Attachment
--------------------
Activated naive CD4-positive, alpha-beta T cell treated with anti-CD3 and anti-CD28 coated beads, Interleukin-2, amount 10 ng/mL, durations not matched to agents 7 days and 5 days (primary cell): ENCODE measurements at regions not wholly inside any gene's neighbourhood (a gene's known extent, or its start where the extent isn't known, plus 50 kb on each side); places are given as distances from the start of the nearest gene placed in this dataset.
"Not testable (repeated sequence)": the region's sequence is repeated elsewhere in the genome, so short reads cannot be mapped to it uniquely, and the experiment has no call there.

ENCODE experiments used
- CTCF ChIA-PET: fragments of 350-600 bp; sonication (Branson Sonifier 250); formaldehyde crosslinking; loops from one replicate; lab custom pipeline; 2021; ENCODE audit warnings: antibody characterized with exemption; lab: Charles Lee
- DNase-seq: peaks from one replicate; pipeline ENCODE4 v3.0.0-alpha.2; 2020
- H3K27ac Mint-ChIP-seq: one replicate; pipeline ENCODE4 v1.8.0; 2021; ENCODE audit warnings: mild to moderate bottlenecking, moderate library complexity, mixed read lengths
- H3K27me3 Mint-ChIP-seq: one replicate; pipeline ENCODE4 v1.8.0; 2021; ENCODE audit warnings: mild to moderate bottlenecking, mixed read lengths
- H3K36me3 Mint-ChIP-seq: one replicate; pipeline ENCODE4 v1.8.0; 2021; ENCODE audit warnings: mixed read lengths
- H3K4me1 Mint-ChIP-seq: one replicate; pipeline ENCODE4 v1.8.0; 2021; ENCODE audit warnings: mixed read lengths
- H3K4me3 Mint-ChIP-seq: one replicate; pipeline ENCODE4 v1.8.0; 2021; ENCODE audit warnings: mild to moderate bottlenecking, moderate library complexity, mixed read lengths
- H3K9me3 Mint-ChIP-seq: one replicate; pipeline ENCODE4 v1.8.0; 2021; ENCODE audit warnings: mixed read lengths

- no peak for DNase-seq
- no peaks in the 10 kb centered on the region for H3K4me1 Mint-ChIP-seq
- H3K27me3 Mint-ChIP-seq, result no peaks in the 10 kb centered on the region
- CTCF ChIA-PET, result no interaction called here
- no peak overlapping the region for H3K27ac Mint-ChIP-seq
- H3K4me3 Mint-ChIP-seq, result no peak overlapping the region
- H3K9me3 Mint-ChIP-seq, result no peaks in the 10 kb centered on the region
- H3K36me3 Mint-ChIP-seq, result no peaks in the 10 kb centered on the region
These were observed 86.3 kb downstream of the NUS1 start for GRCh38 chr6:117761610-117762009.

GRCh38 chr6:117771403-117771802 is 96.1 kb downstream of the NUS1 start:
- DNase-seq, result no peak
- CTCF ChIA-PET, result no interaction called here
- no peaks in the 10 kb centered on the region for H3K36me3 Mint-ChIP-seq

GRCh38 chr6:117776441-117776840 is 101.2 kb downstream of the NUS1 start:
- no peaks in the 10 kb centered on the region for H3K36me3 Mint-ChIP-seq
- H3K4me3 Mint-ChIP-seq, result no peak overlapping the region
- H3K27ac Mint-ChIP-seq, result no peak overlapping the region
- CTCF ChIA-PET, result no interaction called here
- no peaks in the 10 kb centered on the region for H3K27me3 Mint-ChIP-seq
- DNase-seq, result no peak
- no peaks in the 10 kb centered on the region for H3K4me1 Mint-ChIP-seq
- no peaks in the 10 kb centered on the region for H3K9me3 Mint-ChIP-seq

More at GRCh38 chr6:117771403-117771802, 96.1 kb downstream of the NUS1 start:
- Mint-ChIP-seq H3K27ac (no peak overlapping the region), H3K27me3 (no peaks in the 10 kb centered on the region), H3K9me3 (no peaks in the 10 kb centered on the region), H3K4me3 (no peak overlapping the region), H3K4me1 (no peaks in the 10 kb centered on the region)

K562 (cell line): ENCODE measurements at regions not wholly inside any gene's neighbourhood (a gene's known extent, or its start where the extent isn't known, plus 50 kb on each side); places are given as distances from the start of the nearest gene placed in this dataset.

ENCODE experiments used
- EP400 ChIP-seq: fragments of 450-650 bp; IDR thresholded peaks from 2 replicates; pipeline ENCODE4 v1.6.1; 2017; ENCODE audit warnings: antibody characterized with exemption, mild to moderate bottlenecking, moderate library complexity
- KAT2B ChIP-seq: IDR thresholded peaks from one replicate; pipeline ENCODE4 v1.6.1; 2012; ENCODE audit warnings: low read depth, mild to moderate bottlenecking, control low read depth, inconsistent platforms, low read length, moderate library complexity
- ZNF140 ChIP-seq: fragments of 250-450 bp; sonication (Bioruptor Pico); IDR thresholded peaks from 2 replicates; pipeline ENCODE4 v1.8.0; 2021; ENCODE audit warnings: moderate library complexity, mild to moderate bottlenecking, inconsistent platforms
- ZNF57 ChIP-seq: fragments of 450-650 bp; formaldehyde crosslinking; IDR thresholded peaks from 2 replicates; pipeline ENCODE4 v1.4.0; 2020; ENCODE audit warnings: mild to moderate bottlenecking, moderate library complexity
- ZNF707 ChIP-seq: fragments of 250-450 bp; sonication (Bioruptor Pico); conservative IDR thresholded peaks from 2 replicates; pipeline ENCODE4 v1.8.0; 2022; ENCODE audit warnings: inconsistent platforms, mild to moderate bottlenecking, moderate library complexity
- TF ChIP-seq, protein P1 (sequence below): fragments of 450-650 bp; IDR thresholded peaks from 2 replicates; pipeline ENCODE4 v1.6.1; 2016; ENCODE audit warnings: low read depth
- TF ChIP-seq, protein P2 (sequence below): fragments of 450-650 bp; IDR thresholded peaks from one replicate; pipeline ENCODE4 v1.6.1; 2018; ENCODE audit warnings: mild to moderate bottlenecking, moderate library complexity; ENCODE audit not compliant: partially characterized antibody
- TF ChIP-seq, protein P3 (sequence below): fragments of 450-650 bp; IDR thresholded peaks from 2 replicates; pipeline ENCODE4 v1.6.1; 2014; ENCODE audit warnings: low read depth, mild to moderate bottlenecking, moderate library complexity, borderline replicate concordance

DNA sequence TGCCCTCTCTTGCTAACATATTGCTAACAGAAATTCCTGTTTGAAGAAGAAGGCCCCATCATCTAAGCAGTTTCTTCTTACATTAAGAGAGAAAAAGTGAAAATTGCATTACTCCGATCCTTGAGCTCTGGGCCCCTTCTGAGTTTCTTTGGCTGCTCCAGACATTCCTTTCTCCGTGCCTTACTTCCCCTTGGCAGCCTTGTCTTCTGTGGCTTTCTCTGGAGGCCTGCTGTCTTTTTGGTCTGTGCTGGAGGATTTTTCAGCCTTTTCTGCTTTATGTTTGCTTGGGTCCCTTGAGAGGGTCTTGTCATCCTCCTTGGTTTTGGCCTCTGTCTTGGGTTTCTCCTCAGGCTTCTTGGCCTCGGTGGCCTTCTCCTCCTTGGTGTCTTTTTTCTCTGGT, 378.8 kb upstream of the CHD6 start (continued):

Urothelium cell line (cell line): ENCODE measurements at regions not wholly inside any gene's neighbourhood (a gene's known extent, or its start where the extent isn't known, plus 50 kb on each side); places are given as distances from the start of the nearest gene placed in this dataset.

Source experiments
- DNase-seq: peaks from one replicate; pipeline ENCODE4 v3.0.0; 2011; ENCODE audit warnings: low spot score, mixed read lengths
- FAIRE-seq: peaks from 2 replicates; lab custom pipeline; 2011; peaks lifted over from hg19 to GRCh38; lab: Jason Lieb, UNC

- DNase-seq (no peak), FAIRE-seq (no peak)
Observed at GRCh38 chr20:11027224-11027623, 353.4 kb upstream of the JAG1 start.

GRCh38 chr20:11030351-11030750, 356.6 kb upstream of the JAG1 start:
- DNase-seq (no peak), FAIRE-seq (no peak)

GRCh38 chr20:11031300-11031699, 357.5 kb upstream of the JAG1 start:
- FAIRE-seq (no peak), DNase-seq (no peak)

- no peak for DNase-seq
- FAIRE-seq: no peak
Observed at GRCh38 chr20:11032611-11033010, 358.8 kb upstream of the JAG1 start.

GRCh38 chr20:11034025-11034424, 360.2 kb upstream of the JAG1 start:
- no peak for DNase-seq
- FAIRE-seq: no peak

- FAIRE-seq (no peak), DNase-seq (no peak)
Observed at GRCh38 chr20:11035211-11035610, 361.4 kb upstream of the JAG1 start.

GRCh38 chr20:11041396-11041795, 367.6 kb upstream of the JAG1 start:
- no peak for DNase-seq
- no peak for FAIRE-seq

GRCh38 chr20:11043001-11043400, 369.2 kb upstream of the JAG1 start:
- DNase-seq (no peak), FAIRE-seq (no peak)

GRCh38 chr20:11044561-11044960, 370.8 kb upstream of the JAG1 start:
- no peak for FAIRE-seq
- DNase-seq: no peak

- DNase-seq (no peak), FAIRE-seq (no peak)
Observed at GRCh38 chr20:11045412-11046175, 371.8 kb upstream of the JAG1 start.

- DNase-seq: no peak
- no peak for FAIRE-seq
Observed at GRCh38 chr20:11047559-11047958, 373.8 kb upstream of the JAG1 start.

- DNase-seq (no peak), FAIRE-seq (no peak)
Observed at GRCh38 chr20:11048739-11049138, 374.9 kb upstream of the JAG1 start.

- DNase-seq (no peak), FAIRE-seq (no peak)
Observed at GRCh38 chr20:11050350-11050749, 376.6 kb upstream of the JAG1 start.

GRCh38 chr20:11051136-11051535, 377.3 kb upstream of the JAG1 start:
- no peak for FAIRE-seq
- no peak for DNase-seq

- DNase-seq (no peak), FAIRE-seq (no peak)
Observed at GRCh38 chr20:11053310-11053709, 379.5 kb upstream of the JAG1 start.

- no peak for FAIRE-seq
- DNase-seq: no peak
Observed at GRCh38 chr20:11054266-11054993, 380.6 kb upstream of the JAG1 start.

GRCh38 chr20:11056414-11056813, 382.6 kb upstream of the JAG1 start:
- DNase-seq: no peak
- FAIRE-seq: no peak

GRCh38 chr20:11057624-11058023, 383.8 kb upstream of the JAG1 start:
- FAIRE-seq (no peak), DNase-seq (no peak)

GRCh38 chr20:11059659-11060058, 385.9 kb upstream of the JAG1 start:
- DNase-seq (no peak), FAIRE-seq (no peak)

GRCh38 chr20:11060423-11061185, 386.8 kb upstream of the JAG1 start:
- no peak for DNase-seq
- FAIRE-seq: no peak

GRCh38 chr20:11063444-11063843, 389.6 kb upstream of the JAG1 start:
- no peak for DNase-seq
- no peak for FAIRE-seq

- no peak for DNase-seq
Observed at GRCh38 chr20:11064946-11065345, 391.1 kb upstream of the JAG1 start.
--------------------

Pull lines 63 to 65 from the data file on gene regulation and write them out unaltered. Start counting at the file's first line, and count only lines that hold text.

- FAIRE-seq (no peak), DNase-seq (no peak)
Observed at GRCh38 chr20:11035211-11035610, 361.4 kb upstream of the JAG1 start.

GRCh38 chr20:11041396-11041795, 367.6 kb upstream of the JAG1 start: